Week 2 will better confirm the roles and ratios, but this could end up with Murray playing the same role he had in New Orleans while Williams plays a Kamara-esque part. He’s not the runner that Kamara is and he won’t get anywhere near as many passes, but the Ravens can now rely on two backs with complementary styles, unlike last year when Edwards and Dobbins used similar styles.
3.) The Big 3 Rookies – And no, we’re not talking about running backs. The first three wide receivers drafted in April all debuted with a big game and a touchdown. Ja’Marr Chase (5-101, TD), Jaylen Waddle (4-61, TD), and DeVonta Smith (6-71, TD) all impressed. This weekend will be interesting since each opened against a softer defense – Vikings, Patriots (missing Stephon Gilmore), and Falcons.
This week, the task will be tougher for Chase (at Chicago), Waddle (Bills), and Smith (49ers). The rest of the rookie wideouts made minimal impact and that may continue throughout the season. The Cardinals’ Rondale Moore (4-68) and the Browns’ Anthony Schwartz (3-69) were the next best. Schwartz helped replace Odell Beckham but plays in an offense that prefers to run. Moore was impressive and is one to watch in the powerful Cardinals offense.
4.) WR K.J. Hamler – The ex-Penn State wide receiver was the 2.14 pick by the Broncos last year and ended with 30 receptions for 381 yards and three touchdowns. Hamler was the primary backup for Jerry Jeudy, who is on injured reserve for the next four to six weeks after suffering a high ankle sprain. Tim Patrick is also involved, but Hamler takes over the flanker spot left behind by Jeudy.
Hamler caught three of four passes for 41 yards, but his one incompletion was a drop that would have been a 50-yard touchdown. The Broncos face the Jaguars this week and then host the Jets. Hamler runs a 4.36 40-time and has two soft matchups up next. Now is when he can earn a bigger role even when Jeudy returns.
5.) RB Zack Moss – The Bills play in Miami, and the backfield is more interesting than usual. The offense under OC Brian Daboll is a mature, three-year scheme with no new influences from last year. Moss became the primary rusher from Week 14 to 16, and then neither he nor Devin Singletary did much in the playoffs. It was a surprise when Moss was inactive in Week 1, given that he was expected to take a bigger role after a more impressive ending to his rookie year.
Yet another disappearing player. The Bills use a committee anyway, but Singletary and Matt Breida were the two backs in Week 1. Singletary ended with 72 yards on 11 carries thanks to a few chunk runs. Breida only ran for four yards on four carries versus the Steelers. I’m watching the backfield this week to see what happens. No Moss this week? Then he’s surprisingly no longer a factor and went through the preseason with no one realizing he had fallen from favor.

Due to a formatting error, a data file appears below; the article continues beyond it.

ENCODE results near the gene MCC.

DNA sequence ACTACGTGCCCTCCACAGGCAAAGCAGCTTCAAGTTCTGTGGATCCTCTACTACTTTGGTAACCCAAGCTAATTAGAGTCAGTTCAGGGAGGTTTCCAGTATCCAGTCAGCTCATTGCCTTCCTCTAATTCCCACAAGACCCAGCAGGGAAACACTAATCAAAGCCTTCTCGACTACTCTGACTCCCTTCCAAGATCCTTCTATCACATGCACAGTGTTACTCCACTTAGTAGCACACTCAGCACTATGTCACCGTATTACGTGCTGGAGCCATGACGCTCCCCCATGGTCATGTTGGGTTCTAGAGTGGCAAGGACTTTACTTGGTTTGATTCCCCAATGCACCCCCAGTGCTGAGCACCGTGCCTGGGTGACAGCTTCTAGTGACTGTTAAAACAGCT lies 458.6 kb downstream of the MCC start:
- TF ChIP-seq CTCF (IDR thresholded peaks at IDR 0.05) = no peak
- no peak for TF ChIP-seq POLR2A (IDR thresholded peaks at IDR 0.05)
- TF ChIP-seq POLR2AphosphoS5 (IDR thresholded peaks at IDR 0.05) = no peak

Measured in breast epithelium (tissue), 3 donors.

The Bills face the Dolphins this week. They allowed 100 yards on 23 carries to Damien Harris in Week 1, so the Bills head into a three-game stretch against softer teams. Breida hasn’t been a contributor since 2019 with the 49ers. And he only handled the four carries last Sunday. It appears that Moss was passed on the depth chart by a player that hasn’t been effective for the last two years. The Bills never used a draft pick on a running back, and did nothing more than acquiring Breida on a one-year contract for $1 million.
This weekend should be all you need to know about the Bills backfield this year. If Breida keeps his job with a one-yard rushing average, there are fundamental changes with the Bills.
6.) Philadelphia Eagles backfield – It’s always hard to shift gears on an offense when there are new coaches and scheme. The Eagles are now under HC Nick Sirianni, who last was the Colts offensive coordinator the three years. The early hype that Boston Scott would assume the third-down role was wrong. He was active in Week 1 but never recorded a touch.
The rookie Kenneth Gainwell ran nine times for 37 yards and a score, plus caught two passes for six yards. Gainwell ran in his score from eight yards out, and he is smaller than Sanders who should see goal line work. Then again, Jalen Hurts will take several rushing scores himself.
The encouraging aspect of this offense’s first game was rushing Sanders 15 times for 74 yards and catching four passes for 39 yards. That’s 19 touches to 11 for Gainwell in a game that the Eagles won 32-6. And three of the rookie’s touches happened over the final three of the game.
Sanders impressed as a rookie in 2019 when he combined for 1,327 total yards and six touchdowns. Last year, the Eagles finished up five seasons with HC Doug Pederson, and Sanders struggled with injuries and an underperforming offense around him. I’m watching the backfield again this week because Sanders and Gainwell look better than expected.